With the affir­ma­tion of the divin­i­ty of the Holy Spir­it, and the neces­si­ty of wor­ship­ping and glo­ri­fy­ing him with the Father and the Son, the Ortho­dox Church affirms that the Divine Real­i­ty, called also the Deity or the God­head in the Ortho­dox Tra­di­tion, is the Holy Trin­i­ty.

The Holy Spir­it is essen­tial­ly one in his eter­nal exis­tence with the Father and the Son; and so, in every action of God toward the world, the Holy Spir­it is nec­es­sar­i­ly act­ing. Thus, in the Gen­e­sis account of cre­ation it is writ­ten: “The Spir­it of God was mov­ing over the face of the waters” (Gen 1:2). It is this same Spir­it who is the “breath of life” for all liv­ing things and par­tic­u­lar­ly for man, made in the image and like­ness of God (Gen 1:30; 2:7). Gen­er­al­ly speak­ing the Spir­it in Hebrew is called the “breath” or the “wind” of Yah­weh. It is he who makes every­thing alive, the “giv­er of life” who upholds and sus­tains the uni­verse in its exis­tence and life (e.g. Ps 104:29; Job 33:4).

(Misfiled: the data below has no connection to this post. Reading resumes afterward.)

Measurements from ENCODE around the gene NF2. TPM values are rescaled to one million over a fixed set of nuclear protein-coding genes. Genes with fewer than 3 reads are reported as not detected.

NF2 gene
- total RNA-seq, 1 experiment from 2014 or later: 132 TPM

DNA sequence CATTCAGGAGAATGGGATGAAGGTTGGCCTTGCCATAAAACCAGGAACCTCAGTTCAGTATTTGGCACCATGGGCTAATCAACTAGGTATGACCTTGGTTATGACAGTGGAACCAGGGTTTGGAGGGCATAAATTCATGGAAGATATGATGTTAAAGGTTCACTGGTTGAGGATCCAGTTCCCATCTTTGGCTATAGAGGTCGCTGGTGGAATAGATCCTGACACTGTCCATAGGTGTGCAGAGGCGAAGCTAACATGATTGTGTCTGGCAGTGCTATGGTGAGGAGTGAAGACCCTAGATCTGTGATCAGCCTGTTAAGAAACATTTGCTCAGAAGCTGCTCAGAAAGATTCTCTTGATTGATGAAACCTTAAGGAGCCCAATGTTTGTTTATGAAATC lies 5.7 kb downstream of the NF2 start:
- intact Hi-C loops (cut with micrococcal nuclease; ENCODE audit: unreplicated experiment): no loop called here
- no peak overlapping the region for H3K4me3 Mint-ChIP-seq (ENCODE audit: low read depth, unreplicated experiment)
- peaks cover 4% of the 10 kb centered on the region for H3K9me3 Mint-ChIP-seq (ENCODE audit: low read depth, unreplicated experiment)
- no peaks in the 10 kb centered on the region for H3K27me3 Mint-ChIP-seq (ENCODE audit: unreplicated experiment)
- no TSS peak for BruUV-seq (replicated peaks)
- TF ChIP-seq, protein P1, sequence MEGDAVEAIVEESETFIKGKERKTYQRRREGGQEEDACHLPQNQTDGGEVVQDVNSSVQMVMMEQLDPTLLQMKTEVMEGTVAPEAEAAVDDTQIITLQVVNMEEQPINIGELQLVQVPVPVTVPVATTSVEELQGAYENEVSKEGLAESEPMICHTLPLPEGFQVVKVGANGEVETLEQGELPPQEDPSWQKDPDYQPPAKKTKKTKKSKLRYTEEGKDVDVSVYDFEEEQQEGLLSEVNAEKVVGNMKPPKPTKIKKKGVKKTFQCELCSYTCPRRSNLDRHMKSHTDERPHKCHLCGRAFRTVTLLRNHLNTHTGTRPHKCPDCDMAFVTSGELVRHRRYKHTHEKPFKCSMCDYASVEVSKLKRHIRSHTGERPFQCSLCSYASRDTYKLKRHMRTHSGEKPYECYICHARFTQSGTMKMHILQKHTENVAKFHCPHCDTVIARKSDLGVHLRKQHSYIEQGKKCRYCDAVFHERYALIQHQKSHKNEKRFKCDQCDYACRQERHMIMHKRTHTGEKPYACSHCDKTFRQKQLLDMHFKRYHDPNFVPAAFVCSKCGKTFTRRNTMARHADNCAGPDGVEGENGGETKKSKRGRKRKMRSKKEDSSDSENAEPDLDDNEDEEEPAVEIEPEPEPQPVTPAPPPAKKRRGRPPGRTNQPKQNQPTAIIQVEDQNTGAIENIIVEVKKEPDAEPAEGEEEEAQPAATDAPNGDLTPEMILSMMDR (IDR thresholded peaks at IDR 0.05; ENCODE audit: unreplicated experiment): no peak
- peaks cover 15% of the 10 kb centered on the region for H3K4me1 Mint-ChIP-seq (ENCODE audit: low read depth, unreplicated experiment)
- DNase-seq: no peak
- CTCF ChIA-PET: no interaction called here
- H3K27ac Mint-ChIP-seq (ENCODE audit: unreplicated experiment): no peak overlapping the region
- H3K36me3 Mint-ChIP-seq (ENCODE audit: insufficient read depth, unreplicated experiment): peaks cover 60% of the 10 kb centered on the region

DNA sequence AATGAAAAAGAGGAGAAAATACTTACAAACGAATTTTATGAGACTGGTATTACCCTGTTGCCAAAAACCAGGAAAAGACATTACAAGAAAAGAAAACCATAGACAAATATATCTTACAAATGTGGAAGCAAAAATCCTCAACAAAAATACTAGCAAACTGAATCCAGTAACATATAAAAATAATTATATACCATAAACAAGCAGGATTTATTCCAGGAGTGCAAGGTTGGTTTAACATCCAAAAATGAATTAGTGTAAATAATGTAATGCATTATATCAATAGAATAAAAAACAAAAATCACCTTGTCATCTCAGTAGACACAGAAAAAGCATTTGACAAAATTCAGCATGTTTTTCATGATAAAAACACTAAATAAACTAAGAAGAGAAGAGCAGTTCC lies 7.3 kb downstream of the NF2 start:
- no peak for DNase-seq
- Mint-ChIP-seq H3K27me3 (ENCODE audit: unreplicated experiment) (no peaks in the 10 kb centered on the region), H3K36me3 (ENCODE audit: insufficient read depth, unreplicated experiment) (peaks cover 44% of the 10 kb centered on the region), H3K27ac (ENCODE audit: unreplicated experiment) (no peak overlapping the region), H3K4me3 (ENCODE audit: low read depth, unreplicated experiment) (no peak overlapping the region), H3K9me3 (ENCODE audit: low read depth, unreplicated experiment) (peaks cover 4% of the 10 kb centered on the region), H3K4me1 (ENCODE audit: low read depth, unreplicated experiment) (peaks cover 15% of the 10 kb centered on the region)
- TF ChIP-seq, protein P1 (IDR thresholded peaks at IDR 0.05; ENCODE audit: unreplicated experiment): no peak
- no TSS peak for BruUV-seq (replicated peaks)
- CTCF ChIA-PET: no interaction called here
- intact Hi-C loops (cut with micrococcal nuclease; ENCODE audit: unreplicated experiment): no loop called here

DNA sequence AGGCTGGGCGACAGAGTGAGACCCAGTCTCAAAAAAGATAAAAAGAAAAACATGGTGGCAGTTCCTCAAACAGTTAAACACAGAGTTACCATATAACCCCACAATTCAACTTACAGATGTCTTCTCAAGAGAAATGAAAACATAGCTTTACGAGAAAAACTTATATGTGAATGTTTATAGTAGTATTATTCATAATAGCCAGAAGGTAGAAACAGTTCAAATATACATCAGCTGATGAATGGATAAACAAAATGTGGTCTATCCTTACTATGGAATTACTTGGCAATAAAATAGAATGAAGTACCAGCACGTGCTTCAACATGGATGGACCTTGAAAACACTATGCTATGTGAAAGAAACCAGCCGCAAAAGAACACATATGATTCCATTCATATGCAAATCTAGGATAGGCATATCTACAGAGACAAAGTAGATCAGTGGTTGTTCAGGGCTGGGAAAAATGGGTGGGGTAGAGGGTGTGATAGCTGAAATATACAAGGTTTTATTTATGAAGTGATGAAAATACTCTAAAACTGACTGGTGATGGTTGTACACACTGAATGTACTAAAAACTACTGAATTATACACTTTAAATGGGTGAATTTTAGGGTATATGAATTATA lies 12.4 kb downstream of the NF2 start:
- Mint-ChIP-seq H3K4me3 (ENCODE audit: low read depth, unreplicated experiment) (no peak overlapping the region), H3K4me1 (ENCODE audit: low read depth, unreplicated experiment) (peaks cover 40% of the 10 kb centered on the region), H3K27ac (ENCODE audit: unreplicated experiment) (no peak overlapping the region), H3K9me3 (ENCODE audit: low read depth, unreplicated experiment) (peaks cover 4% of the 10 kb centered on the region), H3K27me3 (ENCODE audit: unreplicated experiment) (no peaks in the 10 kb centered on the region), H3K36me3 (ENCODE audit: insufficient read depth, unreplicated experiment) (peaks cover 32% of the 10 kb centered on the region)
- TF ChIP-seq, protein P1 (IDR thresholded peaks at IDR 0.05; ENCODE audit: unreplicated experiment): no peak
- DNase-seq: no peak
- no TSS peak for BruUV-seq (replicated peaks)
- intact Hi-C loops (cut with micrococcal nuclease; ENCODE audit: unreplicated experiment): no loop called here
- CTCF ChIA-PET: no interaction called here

The Holy Spir­it is also he who inspires the saints to speak God’s word and to do God’s will. He anoints the prophets, priests, and kings of the Old Tes­ta­ment; and “in the full­ness of time” it is this same Spir­it who “descends and remains” on Jesus of Nazareth, mak­ing him the Mes­si­ah (anoint­ed) of God and man­i­fest­ing him as such to the world. Thus, in the New Tes­ta­ment at the first epiphany (which means lit­er­al­ly show­ing forth or man­i­fes­ta­tion) of Christ as the Messiah—his bap­tism by John in the Jordan—the Holy Spir­it is revealed as descend­ing and rest­ing upon him “as a dove from heav­en” (Jn 1:32; Lk 3:22, see also Mt 3:16 and Mk 1:9). It is impor­tant to note, both here and in the account of the Spirit’s com­ing on the Day of Pen­te­cost, as well as in oth­er places in the Scrip­tures, that the words “as” and “like” are used in order to avoid an incor­rect “phys­i­cal” inter­pre­ta­tion of the events record­ed where the Bible itself is lit­er­al­ly speak­ing in quite a sym­bol­i­cal and metaphor­i­cal way.